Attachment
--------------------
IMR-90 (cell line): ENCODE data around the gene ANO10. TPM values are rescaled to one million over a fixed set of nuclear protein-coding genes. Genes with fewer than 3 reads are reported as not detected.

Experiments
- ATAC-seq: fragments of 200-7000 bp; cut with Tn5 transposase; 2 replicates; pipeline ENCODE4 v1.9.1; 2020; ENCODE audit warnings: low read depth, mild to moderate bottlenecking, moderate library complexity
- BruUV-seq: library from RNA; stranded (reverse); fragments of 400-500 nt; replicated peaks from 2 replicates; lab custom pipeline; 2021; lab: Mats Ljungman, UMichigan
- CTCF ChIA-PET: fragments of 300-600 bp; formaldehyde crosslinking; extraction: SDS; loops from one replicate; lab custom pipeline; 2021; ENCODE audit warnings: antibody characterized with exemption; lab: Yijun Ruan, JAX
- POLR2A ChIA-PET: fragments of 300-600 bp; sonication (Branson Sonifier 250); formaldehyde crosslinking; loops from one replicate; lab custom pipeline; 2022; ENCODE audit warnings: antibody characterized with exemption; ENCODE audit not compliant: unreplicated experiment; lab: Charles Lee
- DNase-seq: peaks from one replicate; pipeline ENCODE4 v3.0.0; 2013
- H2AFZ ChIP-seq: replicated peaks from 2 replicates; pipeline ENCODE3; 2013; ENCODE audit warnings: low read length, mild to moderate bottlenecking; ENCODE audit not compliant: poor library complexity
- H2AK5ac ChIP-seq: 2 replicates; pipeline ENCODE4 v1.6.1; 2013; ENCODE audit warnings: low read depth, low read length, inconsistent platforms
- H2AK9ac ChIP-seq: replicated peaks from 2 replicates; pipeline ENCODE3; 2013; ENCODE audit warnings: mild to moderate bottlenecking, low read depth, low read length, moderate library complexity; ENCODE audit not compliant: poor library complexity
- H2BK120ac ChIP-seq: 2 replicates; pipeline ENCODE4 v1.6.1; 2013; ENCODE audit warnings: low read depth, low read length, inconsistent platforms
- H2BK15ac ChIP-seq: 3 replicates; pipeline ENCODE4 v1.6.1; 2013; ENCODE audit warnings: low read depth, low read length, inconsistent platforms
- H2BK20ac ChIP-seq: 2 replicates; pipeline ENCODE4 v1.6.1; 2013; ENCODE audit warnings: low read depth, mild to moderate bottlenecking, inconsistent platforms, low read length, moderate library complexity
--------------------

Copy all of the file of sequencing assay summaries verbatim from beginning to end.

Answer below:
IMR-90 (cell line): ENCODE data around the gene ANO10. TPM values are rescaled to one million over a fixed set of nuclear protein-coding genes. Genes with fewer than 3 reads are reported as not detected.

Experiments
- ATAC-seq: fragments of 200-7000 bp; cut with Tn5 transposase; 2 replicates; pipeline ENCODE4 v1.9.1; 2020; ENCODE audit warnings: low read depth, mild to moderate bottlenecking, moderate library complexity
- BruUV-seq: library from RNA; stranded (reverse); fragments of 400-500 nt; replicated peaks from 2 replicates; lab custom pipeline; 2021; lab: Mats Ljungman, UMichigan
- CTCF ChIA-PET: fragments of 300-600 bp; formaldehyde crosslinking; extraction: SDS; loops from one replicate; lab custom pipeline; 2021; ENCODE audit warnings: antibody characterized with exemption; lab: Yijun Ruan, JAX
- POLR2A ChIA-PET: fragments of 300-600 bp; sonication (Branson Sonifier 250); formaldehyde crosslinking; loops from one replicate; lab custom pipeline; 2022; ENCODE audit warnings: antibody characterized with exemption; ENCODE audit not compliant: unreplicated experiment; lab: Charles Lee
- DNase-seq: peaks from one replicate; pipeline ENCODE4 v3.0.0; 2013
- H2AFZ ChIP-seq: replicated peaks from 2 replicates; pipeline ENCODE3; 2013; ENCODE audit warnings: low read length, mild to moderate bottlenecking; ENCODE audit not compliant: poor library complexity
- H2AK5ac ChIP-seq: 2 replicates; pipeline ENCODE4 v1.6.1; 2013; ENCODE audit warnings: low read depth, low read length, inconsistent platforms
- H2AK9ac ChIP-seq: replicated peaks from 2 replicates; pipeline ENCODE3; 2013; ENCODE audit warnings: mild to moderate bottlenecking, low read depth, low read length, moderate library complexity; ENCODE audit not compliant: poor library complexity
- H2BK120ac ChIP-seq: 2 replicates; pipeline ENCODE4 v1.6.1; 2013; ENCODE audit warnings: low read depth, low read length, inconsistent platforms
- H2BK15ac ChIP-seq: 3 replicates; pipeline ENCODE4 v1.6.1; 2013; ENCODE audit warnings: low read depth, low read length, inconsistent platforms
- H2BK20ac ChIP-seq: 2 replicates; pipeline ENCODE4 v1.6.1; 2013; ENCODE audit warnings: low read depth, mild to moderate bottlenecking, inconsistent platforms, low read length, moderate library complexity